Don't Believe the Matcha Hype
Matcha doesn't have the health benefits that many distributors claim it does
Ordering a matcha in 2016 can feel like stepping into a Soul Cycle studio. Scintillating constructs of sleek millennial design, heavy lighting, and carefully curated poses are the norm. Behind their images lies the insistence that both fads will make you look and feel good because they are uniquely good for you. In the case of matcha peddlers, they try to convince you that their sometimes tasty, sometimes chalky brews aren’t just a novel treat, but a secret medicinal potion. It can soothe and strengthen your mind, body, and soul. But just like Soul Cycle, the cult of matcha as the apotheosis of health is built on a tradition of pure hokum.
Matcha is essentially a type of stone-ground powdered green tea. Sometime over a millennium ago (no one’s quite sure when) it developed in China, then flowed into Japan, where its cultivation, manufacture, and presentation were perfected for medieval tea ceremonies. The powder was sifted into a special bowl then whisked with hot (but not boiling) water until it frothed, and all the leafy particulate was perfectly suspended. Some ceremonies produced a thick, paste-like mixture with twice the powder and half the water, while others yielded small, thick, but distinctly liquid bowls with a bright green color, creamy texture, and multi-faceted flavor. An increasingly popular everyday drink in Japan, the powder also sees plenty of play in baked goods. But it’s still mostly viewed as an element of a ceremonial tradition. And up until about two years ago it was a rarity outside of a few niche tea houses in America.
Then in 2014, a few hip young Americans discovered matcha and decided that it made them feel great: energized, calm, and healthy. As is the wont of this demographic, they decided to become the apostles of their new, (to them) esoteric “health food” discovery in America and started launching high profile and well-reviewed matcha venues (like Williamsburg’s MatchaBar) and distributors (like Panatea). They hyped matcha in potent American terms: as a disruptive beverage set to replace coffee for the health-conscious by merit of its super-food properties.
This marketing gambit worked beautifully; within a year, matcha was everywhere in New York and how-to matcha brewing videos made their way across the internet—especially on health and fitness blogs. It’s even attracted the attention of the Gwyneth Paltrow crowd. Stripped of ceremony, it’s been positioned as a versatile beverage, ready for mass sales in bottles to efficiently pour its benefits into every body in America.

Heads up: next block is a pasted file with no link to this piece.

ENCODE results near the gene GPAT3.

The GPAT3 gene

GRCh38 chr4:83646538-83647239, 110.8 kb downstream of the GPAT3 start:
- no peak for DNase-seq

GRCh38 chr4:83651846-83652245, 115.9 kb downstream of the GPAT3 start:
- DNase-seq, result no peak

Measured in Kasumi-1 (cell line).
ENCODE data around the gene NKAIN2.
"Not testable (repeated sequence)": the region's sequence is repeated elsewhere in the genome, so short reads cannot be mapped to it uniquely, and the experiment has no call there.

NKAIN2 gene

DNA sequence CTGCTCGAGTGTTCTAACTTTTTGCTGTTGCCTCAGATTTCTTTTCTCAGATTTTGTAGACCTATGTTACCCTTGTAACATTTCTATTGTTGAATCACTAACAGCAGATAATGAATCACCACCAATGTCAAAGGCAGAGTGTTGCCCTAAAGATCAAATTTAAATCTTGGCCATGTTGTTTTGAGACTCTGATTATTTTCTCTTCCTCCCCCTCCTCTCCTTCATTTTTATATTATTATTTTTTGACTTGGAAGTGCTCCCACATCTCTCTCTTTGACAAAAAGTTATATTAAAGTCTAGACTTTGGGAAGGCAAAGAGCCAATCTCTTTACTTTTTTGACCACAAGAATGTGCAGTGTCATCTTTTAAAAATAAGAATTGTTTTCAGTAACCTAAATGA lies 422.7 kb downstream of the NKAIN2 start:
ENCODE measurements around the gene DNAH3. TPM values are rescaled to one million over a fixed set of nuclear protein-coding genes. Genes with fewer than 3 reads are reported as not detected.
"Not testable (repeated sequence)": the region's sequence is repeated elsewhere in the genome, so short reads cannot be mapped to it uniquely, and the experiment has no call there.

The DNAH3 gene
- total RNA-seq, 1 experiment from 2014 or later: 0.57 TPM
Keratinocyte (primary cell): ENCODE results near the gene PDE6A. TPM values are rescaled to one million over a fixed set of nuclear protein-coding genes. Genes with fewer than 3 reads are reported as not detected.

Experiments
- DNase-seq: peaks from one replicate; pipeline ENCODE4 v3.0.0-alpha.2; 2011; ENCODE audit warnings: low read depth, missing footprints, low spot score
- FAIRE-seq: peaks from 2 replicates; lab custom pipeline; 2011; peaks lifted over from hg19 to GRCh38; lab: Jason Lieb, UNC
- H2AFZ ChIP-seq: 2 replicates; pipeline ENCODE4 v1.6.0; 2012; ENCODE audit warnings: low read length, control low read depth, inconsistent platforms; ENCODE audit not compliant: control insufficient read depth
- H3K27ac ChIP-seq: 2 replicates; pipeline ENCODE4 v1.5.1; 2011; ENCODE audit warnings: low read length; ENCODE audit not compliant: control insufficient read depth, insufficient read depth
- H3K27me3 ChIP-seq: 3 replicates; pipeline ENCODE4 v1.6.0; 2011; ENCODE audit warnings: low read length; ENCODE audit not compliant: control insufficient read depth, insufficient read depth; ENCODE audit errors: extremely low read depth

But as with every health food trend whose devotees reach a critical mass of obsession and diffusion, some of the drink’s brashest acolytes now make claims on health blogs that are patently and dangerously bogus—like that matcha can prevent cancer, diabetes, or even HIV.
“Exploiting claims like [those is] simply irresponsible,” says Jess Mandelbaum, part of the founder couple of Panatea. She maintains that responsible companies like her’s make only well-supported claims on matcha’s health benefits. However within the same breath she claims that chlorophyll, that thing every plant has, “is known to help detoxify,” which is hardly a well-established claim outside of the echo chamber of certain alternative medicine communities.
Even distributors’ and bloggers’ less extreme claims, like those on the generally positive effects of its antioxidants, are often overstated. (The antioxidants in matcha aren’t even the most potent variety.) Communicated as fact by folks who maybe read a study once, the vast majority of these benefits are inconclusive. They’re also the same health benefits you get from plain green tea.
Granted, you get more of those at best beneficial, at least harmless components by drinking a whole leaf ground into water than whatever leaches out of a leaf into hot water. But to say that this makes a cup of matcha better than a few cups of green tea is the vitamin fallacy: the belief that bombing your system with excessive quantities of a good thing is de facto healthier, when in fact it’s usually neutral to harmful. Even if matcha boosters could prove they weren’t just promoting a tea slurry vitamin, their point’s still undercut by the common matcha-trend act of mixing it with milk or icing it, which lessens the absorption of antioxidants and the like. And of course sugar, which most cafes sprinkle into their matcha drinks and major retailers add all too liberally into their packaged matcha blends for good measure, isn’t helping either.
None of this is to say that matcha sucks. I love a well-made matcha; it has a deeply satisfying umami flavor. But if you’re drinking it primarily for your health, stop it, because there’s really no definitive proof that it’s doing you any good—much less the level of good you likely think it is.